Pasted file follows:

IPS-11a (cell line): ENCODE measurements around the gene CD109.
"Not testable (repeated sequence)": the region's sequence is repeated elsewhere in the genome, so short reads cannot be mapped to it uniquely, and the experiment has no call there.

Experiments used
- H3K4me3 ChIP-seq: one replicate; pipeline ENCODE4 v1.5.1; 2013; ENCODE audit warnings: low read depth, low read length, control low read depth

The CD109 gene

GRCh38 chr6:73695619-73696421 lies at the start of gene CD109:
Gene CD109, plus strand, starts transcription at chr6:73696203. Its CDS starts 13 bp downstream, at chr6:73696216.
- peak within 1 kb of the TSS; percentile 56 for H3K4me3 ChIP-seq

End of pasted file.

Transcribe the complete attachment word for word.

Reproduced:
IPS-11a (cell line): ENCODE measurements around the gene CD109.
"Not testable (repeated sequence)": the region's sequence is repeated elsewhere in the genome, so short reads cannot be mapped to it uniquely, and the experiment has no call there.

Experiments used
- H3K4me3 ChIP-seq: one replicate; pipeline ENCODE4 v1.5.1; 2013; ENCODE audit warnings: low read depth, low read length, control low read depth

The CD109 gene

GRCh38 chr6:73695619-73696421 lies at the start of gene CD109:
Gene CD109, plus strand, starts transcription at chr6:73696203. Its CDS starts 13 bp downstream, at chr6:73696216.
- peak within 1 kb of the TSS; percentile 56 for H3K4me3 ChIP-seq